Presentation on theme: " Animal Model Sixteen mice of the strain C57/BL6 were used in this experiment. Ten mice were affected with MPS IIIB. Six mice were heterozygote carriers."— Presentation transcript:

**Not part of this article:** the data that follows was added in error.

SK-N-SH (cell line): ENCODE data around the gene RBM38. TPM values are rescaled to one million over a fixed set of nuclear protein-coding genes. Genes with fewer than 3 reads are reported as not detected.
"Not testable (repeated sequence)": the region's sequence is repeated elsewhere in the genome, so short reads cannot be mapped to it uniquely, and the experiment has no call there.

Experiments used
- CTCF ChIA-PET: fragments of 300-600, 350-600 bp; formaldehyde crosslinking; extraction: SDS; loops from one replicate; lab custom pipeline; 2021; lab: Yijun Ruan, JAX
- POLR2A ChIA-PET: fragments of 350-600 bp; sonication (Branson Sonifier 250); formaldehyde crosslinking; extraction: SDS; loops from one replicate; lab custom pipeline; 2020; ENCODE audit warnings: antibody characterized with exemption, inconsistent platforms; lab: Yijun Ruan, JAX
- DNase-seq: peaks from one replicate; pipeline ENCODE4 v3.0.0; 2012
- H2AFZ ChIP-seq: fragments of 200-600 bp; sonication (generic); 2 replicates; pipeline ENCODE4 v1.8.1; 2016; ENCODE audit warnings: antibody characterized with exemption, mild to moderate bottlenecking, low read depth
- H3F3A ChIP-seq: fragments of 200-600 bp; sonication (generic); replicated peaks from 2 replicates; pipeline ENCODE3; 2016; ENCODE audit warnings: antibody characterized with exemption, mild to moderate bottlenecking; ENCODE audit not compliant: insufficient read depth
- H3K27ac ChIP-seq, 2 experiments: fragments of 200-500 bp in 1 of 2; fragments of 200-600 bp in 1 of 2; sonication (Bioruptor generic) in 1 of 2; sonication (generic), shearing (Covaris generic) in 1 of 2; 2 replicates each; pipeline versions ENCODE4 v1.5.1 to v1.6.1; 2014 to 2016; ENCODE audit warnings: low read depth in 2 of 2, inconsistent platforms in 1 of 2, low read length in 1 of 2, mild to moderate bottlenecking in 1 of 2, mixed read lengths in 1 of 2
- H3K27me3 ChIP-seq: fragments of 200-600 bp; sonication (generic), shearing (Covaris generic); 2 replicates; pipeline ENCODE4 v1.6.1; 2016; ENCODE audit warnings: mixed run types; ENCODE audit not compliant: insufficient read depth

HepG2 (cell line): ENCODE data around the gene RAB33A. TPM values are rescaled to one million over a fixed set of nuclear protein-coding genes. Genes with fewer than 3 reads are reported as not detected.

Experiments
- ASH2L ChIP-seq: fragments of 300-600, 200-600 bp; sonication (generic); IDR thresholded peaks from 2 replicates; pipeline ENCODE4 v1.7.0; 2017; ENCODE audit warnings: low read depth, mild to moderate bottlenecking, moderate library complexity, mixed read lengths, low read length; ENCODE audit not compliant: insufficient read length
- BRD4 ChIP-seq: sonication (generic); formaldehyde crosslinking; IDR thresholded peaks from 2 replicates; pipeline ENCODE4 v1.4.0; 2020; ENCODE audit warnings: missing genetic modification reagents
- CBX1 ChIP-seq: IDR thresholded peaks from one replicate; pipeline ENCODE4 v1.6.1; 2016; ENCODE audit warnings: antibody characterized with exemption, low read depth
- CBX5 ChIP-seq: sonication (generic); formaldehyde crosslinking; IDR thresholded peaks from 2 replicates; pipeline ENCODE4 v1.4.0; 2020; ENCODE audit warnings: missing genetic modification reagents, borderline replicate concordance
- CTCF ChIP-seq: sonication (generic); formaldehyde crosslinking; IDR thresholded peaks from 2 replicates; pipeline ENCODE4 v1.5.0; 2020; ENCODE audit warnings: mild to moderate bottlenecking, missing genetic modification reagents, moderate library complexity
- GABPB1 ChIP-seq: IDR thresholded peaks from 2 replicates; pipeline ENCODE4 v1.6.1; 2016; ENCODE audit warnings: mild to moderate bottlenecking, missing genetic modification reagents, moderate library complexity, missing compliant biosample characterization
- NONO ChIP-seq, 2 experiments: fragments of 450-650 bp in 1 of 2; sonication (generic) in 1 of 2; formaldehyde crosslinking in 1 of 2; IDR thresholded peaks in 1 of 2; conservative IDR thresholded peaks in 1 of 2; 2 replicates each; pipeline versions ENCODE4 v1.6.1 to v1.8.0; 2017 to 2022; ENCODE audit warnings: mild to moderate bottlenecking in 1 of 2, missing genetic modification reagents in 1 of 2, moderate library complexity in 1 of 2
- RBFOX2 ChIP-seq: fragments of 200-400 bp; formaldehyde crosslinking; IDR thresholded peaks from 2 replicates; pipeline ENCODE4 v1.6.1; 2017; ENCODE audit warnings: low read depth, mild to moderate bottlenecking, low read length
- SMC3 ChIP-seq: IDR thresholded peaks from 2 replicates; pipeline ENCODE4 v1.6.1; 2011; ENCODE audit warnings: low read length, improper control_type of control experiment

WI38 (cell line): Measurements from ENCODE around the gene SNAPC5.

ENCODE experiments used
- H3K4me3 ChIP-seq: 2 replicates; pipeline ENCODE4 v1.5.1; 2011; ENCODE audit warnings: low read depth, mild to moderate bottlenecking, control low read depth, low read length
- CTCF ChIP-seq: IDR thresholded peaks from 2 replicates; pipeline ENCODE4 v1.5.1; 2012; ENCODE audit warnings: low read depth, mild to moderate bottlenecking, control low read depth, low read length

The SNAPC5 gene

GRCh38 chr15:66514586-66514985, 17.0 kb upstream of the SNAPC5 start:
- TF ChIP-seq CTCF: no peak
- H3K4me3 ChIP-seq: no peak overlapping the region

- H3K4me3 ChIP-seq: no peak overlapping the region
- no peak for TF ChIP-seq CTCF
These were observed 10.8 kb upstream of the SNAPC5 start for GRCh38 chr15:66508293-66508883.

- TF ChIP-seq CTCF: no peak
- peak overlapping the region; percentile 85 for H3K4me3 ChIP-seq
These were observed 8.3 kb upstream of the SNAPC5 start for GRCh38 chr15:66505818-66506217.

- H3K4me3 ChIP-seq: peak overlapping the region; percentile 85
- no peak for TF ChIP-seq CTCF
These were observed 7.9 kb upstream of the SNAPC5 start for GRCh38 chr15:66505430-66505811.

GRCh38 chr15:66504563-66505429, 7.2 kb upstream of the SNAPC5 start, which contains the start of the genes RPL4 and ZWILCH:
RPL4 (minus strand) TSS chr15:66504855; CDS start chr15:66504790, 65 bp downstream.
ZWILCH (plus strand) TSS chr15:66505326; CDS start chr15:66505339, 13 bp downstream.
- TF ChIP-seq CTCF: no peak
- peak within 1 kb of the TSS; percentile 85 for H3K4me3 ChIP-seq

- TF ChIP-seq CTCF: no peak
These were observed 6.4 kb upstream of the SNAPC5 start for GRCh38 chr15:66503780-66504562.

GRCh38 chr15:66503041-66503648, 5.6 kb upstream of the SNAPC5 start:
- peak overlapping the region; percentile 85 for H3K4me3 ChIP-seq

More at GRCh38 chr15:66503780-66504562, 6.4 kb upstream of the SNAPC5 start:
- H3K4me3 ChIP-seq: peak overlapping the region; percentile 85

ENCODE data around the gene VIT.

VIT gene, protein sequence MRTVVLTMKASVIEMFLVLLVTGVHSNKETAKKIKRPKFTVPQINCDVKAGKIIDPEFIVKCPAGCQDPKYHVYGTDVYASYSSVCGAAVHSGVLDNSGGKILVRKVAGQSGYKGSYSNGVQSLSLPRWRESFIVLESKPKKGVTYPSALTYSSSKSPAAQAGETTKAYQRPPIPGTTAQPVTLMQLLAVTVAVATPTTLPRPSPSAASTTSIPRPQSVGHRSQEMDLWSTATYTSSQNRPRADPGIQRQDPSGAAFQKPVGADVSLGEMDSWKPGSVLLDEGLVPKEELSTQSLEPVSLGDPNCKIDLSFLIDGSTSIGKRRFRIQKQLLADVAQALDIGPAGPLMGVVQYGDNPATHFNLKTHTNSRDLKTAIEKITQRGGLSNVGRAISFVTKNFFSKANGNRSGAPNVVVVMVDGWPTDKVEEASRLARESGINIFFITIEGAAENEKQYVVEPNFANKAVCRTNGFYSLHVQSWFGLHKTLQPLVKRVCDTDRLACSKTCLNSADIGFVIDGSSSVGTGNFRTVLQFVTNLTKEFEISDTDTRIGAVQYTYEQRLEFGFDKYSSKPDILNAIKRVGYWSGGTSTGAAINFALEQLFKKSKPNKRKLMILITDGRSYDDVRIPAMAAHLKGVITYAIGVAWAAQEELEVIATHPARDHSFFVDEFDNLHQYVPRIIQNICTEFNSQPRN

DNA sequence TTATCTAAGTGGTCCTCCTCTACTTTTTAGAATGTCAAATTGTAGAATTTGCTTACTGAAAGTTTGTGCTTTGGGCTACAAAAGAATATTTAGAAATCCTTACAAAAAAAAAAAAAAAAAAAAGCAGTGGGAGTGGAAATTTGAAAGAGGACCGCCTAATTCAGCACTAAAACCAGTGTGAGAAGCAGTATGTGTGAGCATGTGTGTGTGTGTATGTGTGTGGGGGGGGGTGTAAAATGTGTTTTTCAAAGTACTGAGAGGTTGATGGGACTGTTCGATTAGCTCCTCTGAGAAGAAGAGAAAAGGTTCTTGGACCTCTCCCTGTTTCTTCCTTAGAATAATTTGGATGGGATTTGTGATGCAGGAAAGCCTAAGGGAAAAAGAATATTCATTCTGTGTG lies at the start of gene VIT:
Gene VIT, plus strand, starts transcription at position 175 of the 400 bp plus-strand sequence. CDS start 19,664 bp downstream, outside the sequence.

Animal Model Sixteen mice of the strain C57/BL6 were used in this experiment. Ten mice were affected with MPS IIIB. Six mice were heterozygote carriers of MPS IIIB. Mice were housed in accordance with IACUC and NIH guidelines. Irradiation and Bone Marrow Transplantation Ten affected mice were irradiated using a linear accelerator. Four out of the ten mice were used as bone marrow recipients. Six mice were used as bone marrow donors. Bone Marrow Harvesting The femurs and tibias of mice were flushed with Phosphated Buffer Saline. Trypsin was used to remove the bone marrow from the Petri dish. ACK was used to lyse red blood cells. Assessment of Lethality Post-irradiation, the mice were monitored twice a day. Center for Integrated Animal Genomics Research Experience in Molecular Biotechnology & Genomics Summer 2010 Angela A. Mensah 1, Elizabeth Snella 2, Eman Mohammed 2, Michelle Rutz-Mendicino 2, N. Matthew Ellinwood 2 1 Department of Biology, University of Maryland, Baltimore County, 2 Department of Animal Science, Iowa State University Program supported by the National Science Foundation Research Experience for Undergraduates DBI-0552371 Lethal Irradiation and Bone Marrow Transplantation in the Mouse Model of Mucopolysaccharidosis Type IIIB What is a Lysosomal Storage Disease? Caused by single-gene defects that affect lysosomal function. Results in cellular accumulation of undigested substrates Currently 40 known lysosomal storage diseases. The incidence of lysosomal storage diseases is 1 in 7,700 births. What are Mucopolysaccharidoses? A group of inherited lysosomal storage disorders. Characterized by deficiency of lysosomal enzymes to degrade glycosaminoglycans. Cellular accumulation of glycosamino- glycans results in damage to several bodily systems including central nervous system, muscoskeletal system, cardiorespiratory system, etc. There are 6 distinct forms that are each characterized by GAG storage and type of enzyme deficiency. What is Mucopolysaccharidoses Type IIIB? There are four variant forms of MPS III: Type A, B, C, and D. Each form is caused by a deficiency of one of the four enzymes that degrades heparan sulfate. MPS IIIB is caused by a mutation on the gene located on chromosome 17q21. Caused by the deficient enzyme α-N-acetylglucosaminidase, which cannot degrade heparan sulfate. o MPS IIIB is marked by progressive degeneration of the central nervous system. Affected children exhibit progressive mental retardation, sleep disorders, aggressive behavior, dementia, and hyperactivity. Mortality is common around the second decade of life. What Current Treatments Are Available? There is no available treatment to cure this rare disorder. Therapies focus on decreasing substrate storage and increasing catalytic activity. Enzyme Replacement Therapy: infusion of exogenous enzymes. Gene Therapy: genetically-modified, enzyme producing cells. Substrate Deprivation Therapy: inhibit substrate synthesis. Bone Marrow Transplantation: provision of donor-derived, enzyme producing cells. Overall objective is to identify a curative therapy to treat neuopathic lysosomal disorders including MPS IIIB. The purpose of this study is to determine the effectiveness of using a single 8-gray dose to lethally irradiate MPS IIIB mice, and to successfully rescue irradiated mice using BMT transplant. Assessment of Mouse Activity Future studies involve: Determining an accurate dosage of lethal irradiation Making an irradiation gradient ranging from 4 gray to 8 gray Utilizing five groups of three transplanted mice and one non-transplanted mouse On Day 7 of experimentation, mice began exhibiting signs of distress. Day 9 of experimentation, irradiated mice were demonstrating Level 1 and 2 behaviors (see Table I). Transplanted mice: One mouse died unexpectedly Another mouse exhibited unusual facial and bodily swelling Mice were euthanized according to Institutional Animal Care and Use Committee (IACUC) requirements. As a result, the optimal bone marrow transplantation parameters remained undefined. Figure 3. Image of mouse from C57/BL 6 strain. Gratitude and appreciation are extended to Dr. Ellinwood, Elizabeth Snella, Eman Mohammed, and Michelle Rutz-Mendicino for their help, guidance, and knowledge during the course of this experiment. In addition, the author would like to thank Dr. Rothschild for providing such an opportunity to contribute to the world of academia. This study was funded by the National Science Foundation. The author would also like to extend thanks to the Lauren’s Hope Foundation. (1)Champe, P.C, Harvey, R.A., Ferrier, D.R. “Glycosaminoglycans and Glycoproteins.” Biochemistry: Third Edition. Baltimore: Lipincott Williams and Wilkins, 2005. (2)Cressan,t A., Desmaris, N., Verot, L., et al. 2004. “Improved Behavior and Neuropathology in the Mouse Model of Sanfilippo Type IIIB Disease after Adeno-Associated Virus-Mediated Gene Transfer in the Striatum.” The Journal of Neuroscience. 45, 10229-10239. (3)Heard, Jean. 2003. “Gene Therapy for Mucopolysaccharidosis.” International Review of Neurobiology. 55, 271-296. (4) Meikle, P.J, Hopwood, J.J, Clague, A.E, Carey, W.F. 1999. “Prevalence of lysosomal storage disorders. JAMA. 281, 249-254. (5)Neufeld, Elizabeth F. and Muenzer, Joseph. “The Mucopolysaccharidoses.” (6)Prasad, Vinod K. and Kurtzberg, Joanne. 2010. “Transplant Outcomes in Mucopolysaccharidoses.” Seminars in Hematology. 47, 59-69. Figure 2. Deficiency of α-N-acetylglucosaminidase is caused by gene mutation on chromosome 17q21. Figure 1. Accumulation of substrates in lysosomes. Level of Activity Description of Activity 1 -Listless -No mobility altogether -Failure to eat or drink -Severe hunching 2 -Hunched posture - Lethargic - Little to no movement - Does not approach strangers - Migrates to corners of cage - Slight tremors 3 - Noticeable decrease in activity yet still active - Approaches strangers - Eating and drinking properly 4 - Demonstrating typical behavior: Active Approaches strangers Eating and drinking appropriately Table 1. Used to assess the effectiveness of irradiation and transplantation in the mice by looking at mouse behavior. Figure 4. Linear accelerator used for irradiation. Graph I. Indicates percentage of transplanted and non- transplanted mice post-irradiation. http://media.photobucket.com/image/lysosomal%20storage/Yehia /lysosome.jpg http://commons.wikimedia.org/wiki/File:Chromosome_17.jpeg www.brc.riken.go.jp/lab/animal/images/00122.jpg http://www.dpr.com/images/projects/large/Sharp%20Health_Lin ear%20Accelerator_Interior.jpg Level 1 and 2 behaviors depicted by the mice indicated the success of providing a dosage of lethal irradiation. Analyzing BMT results, one of the transplanted mice exhibited unusual facial and bodily swelling. The definite cause of this atypical symptom in this mouse was not elucidated. It can be hypothesized that the facial swelling may have been attributed to a bacterial infection. The failure of the Bone Marrow Transplantation could be attributed to several factors: Insufficient number and poor quality of graft tissues Recipient specific engraftment problems Excessive dosage of irradiation A weakened immune system and the lapse of time before the BMT procedure (24 hours and 48 hours)